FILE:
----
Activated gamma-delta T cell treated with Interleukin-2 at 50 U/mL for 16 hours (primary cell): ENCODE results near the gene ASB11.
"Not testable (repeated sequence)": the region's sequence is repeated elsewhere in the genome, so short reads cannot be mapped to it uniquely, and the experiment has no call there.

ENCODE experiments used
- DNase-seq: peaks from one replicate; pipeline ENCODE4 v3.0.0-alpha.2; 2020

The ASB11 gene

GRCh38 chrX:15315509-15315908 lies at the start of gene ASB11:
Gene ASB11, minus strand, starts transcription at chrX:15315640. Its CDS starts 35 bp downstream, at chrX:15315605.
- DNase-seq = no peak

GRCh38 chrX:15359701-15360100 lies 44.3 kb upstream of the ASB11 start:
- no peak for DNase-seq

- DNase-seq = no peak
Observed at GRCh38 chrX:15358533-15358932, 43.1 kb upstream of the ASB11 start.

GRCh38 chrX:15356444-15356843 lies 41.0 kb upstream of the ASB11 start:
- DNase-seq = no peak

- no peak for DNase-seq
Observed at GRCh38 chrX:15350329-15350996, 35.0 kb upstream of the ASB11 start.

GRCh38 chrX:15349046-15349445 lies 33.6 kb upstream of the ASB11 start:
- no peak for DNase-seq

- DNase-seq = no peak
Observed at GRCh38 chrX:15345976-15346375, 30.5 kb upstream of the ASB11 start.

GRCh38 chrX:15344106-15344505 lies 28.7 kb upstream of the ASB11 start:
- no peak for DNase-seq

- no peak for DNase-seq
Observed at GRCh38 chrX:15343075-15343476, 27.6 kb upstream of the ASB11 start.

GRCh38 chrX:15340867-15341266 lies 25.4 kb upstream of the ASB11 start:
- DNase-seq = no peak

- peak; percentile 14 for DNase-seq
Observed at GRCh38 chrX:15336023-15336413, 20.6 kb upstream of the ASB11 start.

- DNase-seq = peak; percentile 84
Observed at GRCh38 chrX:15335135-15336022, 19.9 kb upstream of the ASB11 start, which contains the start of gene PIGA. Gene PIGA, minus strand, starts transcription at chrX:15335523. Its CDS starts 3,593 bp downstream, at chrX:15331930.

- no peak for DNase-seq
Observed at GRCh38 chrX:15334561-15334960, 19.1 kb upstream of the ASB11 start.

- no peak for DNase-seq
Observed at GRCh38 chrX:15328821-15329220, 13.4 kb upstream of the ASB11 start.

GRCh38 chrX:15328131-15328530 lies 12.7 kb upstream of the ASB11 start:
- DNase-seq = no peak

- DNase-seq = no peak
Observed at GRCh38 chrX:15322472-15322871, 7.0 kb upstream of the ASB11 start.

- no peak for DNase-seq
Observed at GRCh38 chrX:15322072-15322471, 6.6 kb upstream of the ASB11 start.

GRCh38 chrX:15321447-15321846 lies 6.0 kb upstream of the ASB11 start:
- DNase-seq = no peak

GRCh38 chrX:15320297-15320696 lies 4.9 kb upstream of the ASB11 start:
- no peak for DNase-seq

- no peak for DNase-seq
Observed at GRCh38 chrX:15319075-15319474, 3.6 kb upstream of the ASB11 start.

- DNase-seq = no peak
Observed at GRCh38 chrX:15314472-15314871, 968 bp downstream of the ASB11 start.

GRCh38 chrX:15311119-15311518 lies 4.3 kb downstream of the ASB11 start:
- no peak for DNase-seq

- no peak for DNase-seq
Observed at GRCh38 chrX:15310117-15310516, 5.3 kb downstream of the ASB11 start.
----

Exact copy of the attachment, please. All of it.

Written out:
Activated gamma-delta T cell treated with Interleukin-2 at 50 U/mL for 16 hours (primary cell): ENCODE results near the gene ASB11.
"Not testable (repeated sequence)": the region's sequence is repeated elsewhere in the genome, so short reads cannot be mapped to it uniquely, and the experiment has no call there.

ENCODE experiments used
- DNase-seq: peaks from one replicate; pipeline ENCODE4 v3.0.0-alpha.2; 2020

The ASB11 gene

GRCh38 chrX:15315509-15315908 lies at the start of gene ASB11:
Gene ASB11, minus strand, starts transcription at chrX:15315640. Its CDS starts 35 bp downstream, at chrX:15315605.
- DNase-seq = no peak

GRCh38 chrX:15359701-15360100 lies 44.3 kb upstream of the ASB11 start:
- no peak for DNase-seq

- DNase-seq = no peak
Observed at GRCh38 chrX:15358533-15358932, 43.1 kb upstream of the ASB11 start.

GRCh38 chrX:15356444-15356843 lies 41.0 kb upstream of the ASB11 start:
- DNase-seq = no peak

- no peak for DNase-seq
Observed at GRCh38 chrX:15350329-15350996, 35.0 kb upstream of the ASB11 start.

GRCh38 chrX:15349046-15349445 lies 33.6 kb upstream of the ASB11 start:
- no peak for DNase-seq

- DNase-seq = no peak
Observed at GRCh38 chrX:15345976-15346375, 30.5 kb upstream of the ASB11 start.

GRCh38 chrX:15344106-15344505 lies 28.7 kb upstream of the ASB11 start:
- no peak for DNase-seq

- no peak for DNase-seq
Observed at GRCh38 chrX:15343075-15343476, 27.6 kb upstream of the ASB11 start.

GRCh38 chrX:15340867-15341266 lies 25.4 kb upstream of the ASB11 start:
- DNase-seq = no peak

- peak; percentile 14 for DNase-seq
Observed at GRCh38 chrX:15336023-15336413, 20.6 kb upstream of the ASB11 start.

- DNase-seq = peak; percentile 84
Observed at GRCh38 chrX:15335135-15336022, 19.9 kb upstream of the ASB11 start, which contains the start of gene PIGA. Gene PIGA, minus strand, starts transcription at chrX:15335523. Its CDS starts 3,593 bp downstream, at chrX:15331930.

- no peak for DNase-seq
Observed at GRCh38 chrX:15334561-15334960, 19.1 kb upstream of the ASB11 start.

- no peak for DNase-seq
Observed at GRCh38 chrX:15328821-15329220, 13.4 kb upstream of the ASB11 start.

GRCh38 chrX:15328131-15328530 lies 12.7 kb upstream of the ASB11 start:
- DNase-seq = no peak

- DNase-seq = no peak
Observed at GRCh38 chrX:15322472-15322871, 7.0 kb upstream of the ASB11 start.

- no peak for DNase-seq
Observed at GRCh38 chrX:15322072-15322471, 6.6 kb upstream of the ASB11 start.

GRCh38 chrX:15321447-15321846 lies 6.0 kb upstream of the ASB11 start:
- DNase-seq = no peak

GRCh38 chrX:15320297-15320696 lies 4.9 kb upstream of the ASB11 start:
- no peak for DNase-seq

- no peak for DNase-seq
Observed at GRCh38 chrX:15319075-15319474, 3.6 kb upstream of the ASB11 start.

- DNase-seq = no peak
Observed at GRCh38 chrX:15314472-15314871, 968 bp downstream of the ASB11 start.

GRCh38 chrX:15311119-15311518 lies 4.3 kb downstream of the ASB11 start:
- no peak for DNase-seq

- no peak for DNase-seq
Observed at GRCh38 chrX:15310117-15310516, 5.3 kb downstream of the ASB11 start.